Did I enjoy it? Yes. Mostly. Was it what I expected? No. (the question of why I read for the first time in 2007 a book originally published in 1969 will go unanswered other than to say it’s normal for me)
Not so much specifically about the ’60s counter-culture movement in the country as I thought it would be, Roszak at times drilled deep (for me) into the overall artistic, chemical, political, philosophical, religious, sexual and social forces (among others) at play and how understanding all the pieces could help explain what was happening (or possible). I will admit to being thoroughly lost in the chapter Roszak devotes to Herbert Marcuse’s and Norman Brown’s ideas on Marx and Freud.
Roszak frequently criticizes ’60s youth as shallow poseurs or wannabes who lack any real understanding of what they are (or were) truly capable of. Yet, he always expresses optimism about their ability to wake up, take charge and bring about much needed change. To me the book seems dated because of frequent references to the arms race and the threat of nuclear destruction plus Vietnam.
One statement by Roszak- “The gadget-happy American has always been a figure of fun because of his facile assumption that there exists a technological solution to every human problem.” brought to mind something I read in ‘Naked Lunch’ by William S. Burroughs- “Western man is externalizing himself in the form of gadgets.”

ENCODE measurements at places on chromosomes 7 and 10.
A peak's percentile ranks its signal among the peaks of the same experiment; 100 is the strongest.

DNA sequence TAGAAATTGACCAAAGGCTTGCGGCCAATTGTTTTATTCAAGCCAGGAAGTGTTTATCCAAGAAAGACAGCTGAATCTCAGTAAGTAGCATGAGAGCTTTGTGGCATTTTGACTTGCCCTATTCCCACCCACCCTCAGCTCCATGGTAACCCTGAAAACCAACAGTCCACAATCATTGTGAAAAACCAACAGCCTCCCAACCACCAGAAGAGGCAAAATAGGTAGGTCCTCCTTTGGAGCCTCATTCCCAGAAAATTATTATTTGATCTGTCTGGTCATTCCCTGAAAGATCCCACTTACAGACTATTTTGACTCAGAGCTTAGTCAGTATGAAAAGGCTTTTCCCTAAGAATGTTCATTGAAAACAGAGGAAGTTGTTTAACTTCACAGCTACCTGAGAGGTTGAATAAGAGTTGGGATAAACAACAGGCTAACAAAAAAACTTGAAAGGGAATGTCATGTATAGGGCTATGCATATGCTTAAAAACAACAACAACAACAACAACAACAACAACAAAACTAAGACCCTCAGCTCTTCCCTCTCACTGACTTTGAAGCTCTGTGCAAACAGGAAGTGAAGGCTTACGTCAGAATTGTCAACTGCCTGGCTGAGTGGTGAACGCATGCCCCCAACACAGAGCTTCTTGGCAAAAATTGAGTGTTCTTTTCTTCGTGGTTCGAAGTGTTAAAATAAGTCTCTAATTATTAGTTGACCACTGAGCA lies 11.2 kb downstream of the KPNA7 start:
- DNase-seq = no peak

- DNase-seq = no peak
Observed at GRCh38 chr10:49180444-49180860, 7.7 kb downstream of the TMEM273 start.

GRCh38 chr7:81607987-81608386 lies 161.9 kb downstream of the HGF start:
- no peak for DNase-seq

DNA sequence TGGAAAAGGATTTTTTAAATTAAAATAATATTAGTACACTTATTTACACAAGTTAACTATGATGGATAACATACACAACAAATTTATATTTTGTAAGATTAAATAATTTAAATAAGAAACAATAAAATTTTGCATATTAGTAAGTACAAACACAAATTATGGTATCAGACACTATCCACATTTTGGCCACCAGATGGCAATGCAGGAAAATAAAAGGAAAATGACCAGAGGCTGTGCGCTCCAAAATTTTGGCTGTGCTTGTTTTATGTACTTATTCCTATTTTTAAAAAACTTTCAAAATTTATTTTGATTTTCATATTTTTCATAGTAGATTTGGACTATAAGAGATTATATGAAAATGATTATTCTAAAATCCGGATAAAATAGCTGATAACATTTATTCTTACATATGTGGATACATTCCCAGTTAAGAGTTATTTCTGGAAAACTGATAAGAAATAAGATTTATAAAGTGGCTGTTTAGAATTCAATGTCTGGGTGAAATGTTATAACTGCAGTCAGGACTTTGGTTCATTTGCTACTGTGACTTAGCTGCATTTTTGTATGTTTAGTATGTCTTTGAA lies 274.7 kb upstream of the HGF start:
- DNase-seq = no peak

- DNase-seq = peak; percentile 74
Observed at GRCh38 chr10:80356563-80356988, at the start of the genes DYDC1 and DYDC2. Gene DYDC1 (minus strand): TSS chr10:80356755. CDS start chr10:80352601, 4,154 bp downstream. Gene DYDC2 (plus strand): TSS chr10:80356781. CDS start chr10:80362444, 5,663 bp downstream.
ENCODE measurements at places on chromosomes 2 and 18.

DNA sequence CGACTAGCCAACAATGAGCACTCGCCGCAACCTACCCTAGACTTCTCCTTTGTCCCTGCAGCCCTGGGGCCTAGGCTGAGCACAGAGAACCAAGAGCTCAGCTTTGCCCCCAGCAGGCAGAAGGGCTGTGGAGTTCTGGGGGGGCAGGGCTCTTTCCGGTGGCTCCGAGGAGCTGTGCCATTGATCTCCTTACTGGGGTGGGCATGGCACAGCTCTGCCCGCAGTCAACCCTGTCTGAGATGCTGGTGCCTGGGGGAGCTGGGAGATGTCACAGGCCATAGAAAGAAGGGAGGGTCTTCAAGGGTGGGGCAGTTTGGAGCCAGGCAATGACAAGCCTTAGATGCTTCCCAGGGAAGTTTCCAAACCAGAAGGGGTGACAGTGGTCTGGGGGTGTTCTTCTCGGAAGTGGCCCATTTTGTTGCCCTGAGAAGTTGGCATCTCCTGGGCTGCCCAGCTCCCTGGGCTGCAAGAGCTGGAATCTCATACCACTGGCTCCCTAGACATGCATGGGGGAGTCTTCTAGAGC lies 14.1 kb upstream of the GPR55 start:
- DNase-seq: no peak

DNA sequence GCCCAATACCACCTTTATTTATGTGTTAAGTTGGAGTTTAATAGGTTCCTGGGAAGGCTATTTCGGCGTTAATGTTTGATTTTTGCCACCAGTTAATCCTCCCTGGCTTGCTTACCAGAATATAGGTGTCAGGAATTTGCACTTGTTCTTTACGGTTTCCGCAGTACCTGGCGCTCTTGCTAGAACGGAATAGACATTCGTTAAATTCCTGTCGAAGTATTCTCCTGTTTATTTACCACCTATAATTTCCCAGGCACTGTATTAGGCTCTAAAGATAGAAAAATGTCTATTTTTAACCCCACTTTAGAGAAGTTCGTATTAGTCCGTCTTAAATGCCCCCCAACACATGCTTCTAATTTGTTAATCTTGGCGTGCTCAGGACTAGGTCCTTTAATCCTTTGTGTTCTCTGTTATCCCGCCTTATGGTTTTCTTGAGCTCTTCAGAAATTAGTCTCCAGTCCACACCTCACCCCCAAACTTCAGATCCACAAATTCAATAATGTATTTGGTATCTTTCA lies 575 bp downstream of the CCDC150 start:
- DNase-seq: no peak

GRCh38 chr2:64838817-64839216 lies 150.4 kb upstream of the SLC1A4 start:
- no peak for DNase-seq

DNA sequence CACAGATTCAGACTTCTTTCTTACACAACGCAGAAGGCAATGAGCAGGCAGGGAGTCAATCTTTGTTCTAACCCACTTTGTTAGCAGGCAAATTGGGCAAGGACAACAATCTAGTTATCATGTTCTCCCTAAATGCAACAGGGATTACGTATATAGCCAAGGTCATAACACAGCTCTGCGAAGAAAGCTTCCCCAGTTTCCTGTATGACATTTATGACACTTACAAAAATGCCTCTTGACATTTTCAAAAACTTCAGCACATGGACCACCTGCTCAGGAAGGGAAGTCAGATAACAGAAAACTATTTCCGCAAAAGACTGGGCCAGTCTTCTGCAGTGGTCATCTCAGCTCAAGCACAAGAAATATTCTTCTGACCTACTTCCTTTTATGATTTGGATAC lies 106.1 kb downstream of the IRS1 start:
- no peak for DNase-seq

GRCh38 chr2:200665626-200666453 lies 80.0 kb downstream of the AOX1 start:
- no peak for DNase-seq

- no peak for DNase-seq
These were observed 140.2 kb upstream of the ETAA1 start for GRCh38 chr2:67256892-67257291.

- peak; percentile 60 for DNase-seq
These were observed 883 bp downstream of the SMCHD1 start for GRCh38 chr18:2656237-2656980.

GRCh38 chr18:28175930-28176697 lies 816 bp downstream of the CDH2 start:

‘The Making of a Counter Culture’ is one of those books that doesn’t do well when studied thru a rear-view mirror or in a vacuum. It cries out to be studied after finding others who have read it so that ideas can be compared and analogies to what we see in the (current) real world can be made. And there in lies the challenge – where do we find the members of todya’s “counter culture”? Are they out there? Maybe, most likely playing with their “gadgets”.
P.S. I understand there is a 21st century edition of Roszak’s book with an undated preface.
P.P.S. At one point Roszak mentions “Reason” (maybe it was the “Age of Reason”) and my mind went off on a tangent thinking everything he had said up to that point I’d heard before. Then it hit me. I have just one edition of the quarterly American Heritage sister art and culture publication ‘Horizon’. Mine is from 1970 and that issue is pretty much focused on the same themes Roszak writes about. In fact, among the many interesting articles, including a condensation of Alvin Toffler’s ‘Future Shock’ are two pages of excerpts from Roszak’s book. And I have (or had) a problem with this. I would describe ‘Horizon’ as “Reader’s Digest for the Well Educated”. Many years ago as a teen I devoured Toffler’s ‘Future Shock’ thinking it was great. Decades passed until I came across the copy of Horizon. After reading the condensed ‘Future Shock’ (eight pages) I thought I really needed to dig out my original copy and read it again. Which I did or tried to do. Seems that I couldn’t finish the first chapter finding it dull and boring. Did Horizon ruin it for me the same way MAD Magazine’s (an influential publication on ’60 counter culture according to Roszak) parody of ‘Catch-22’ ruined my enjoyment of Joseph Heller’s novel when I finally got around to reading it 30-40 years after memorizing the MAD version?
Up Next: A Daniel Ellsberg book – ‘Papers on the War’ (arrggh! will I ever learn?!)